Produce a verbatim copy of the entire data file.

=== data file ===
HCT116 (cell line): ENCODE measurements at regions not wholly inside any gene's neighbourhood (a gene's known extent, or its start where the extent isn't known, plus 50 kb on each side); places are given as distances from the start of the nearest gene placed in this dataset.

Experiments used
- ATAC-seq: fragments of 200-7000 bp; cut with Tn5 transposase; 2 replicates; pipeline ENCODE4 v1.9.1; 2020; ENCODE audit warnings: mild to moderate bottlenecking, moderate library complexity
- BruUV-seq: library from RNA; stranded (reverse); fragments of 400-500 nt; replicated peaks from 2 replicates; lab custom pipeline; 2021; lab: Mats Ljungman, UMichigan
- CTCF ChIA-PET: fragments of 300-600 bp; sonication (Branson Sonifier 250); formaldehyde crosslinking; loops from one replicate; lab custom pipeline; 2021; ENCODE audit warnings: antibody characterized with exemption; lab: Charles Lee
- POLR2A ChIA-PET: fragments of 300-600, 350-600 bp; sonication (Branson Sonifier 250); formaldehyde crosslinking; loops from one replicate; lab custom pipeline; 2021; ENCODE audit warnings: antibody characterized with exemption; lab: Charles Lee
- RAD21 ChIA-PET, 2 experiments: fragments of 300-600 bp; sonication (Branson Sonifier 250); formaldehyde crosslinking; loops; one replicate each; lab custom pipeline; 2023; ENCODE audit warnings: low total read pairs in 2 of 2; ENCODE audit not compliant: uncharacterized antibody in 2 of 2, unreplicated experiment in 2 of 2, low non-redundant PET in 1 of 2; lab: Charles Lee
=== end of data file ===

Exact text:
HCT116 (cell line): ENCODE measurements at regions not wholly inside any gene's neighbourhood (a gene's known extent, or its start where the extent isn't known, plus 50 kb on each side); places are given as distances from the start of the nearest gene placed in this dataset.

Experiments used
- ATAC-seq: fragments of 200-7000 bp; cut with Tn5 transposase; 2 replicates; pipeline ENCODE4 v1.9.1; 2020; ENCODE audit warnings: mild to moderate bottlenecking, moderate library complexity
- BruUV-seq: library from RNA; stranded (reverse); fragments of 400-500 nt; replicated peaks from 2 replicates; lab custom pipeline; 2021; lab: Mats Ljungman, UMichigan
- CTCF ChIA-PET: fragments of 300-600 bp; sonication (Branson Sonifier 250); formaldehyde crosslinking; loops from one replicate; lab custom pipeline; 2021; ENCODE audit warnings: antibody characterized with exemption; lab: Charles Lee
- POLR2A ChIA-PET: fragments of 300-600, 350-600 bp; sonication (Branson Sonifier 250); formaldehyde crosslinking; loops from one replicate; lab custom pipeline; 2021; ENCODE audit warnings: antibody characterized with exemption; lab: Charles Lee
- RAD21 ChIA-PET, 2 experiments: fragments of 300-600 bp; sonication (Branson Sonifier 250); formaldehyde crosslinking; loops; one replicate each; lab custom pipeline; 2023; ENCODE audit warnings: low total read pairs in 2 of 2; ENCODE audit not compliant: uncharacterized antibody in 2 of 2, unreplicated experiment in 2 of 2, low non-redundant PET in 1 of 2; lab: Charles Lee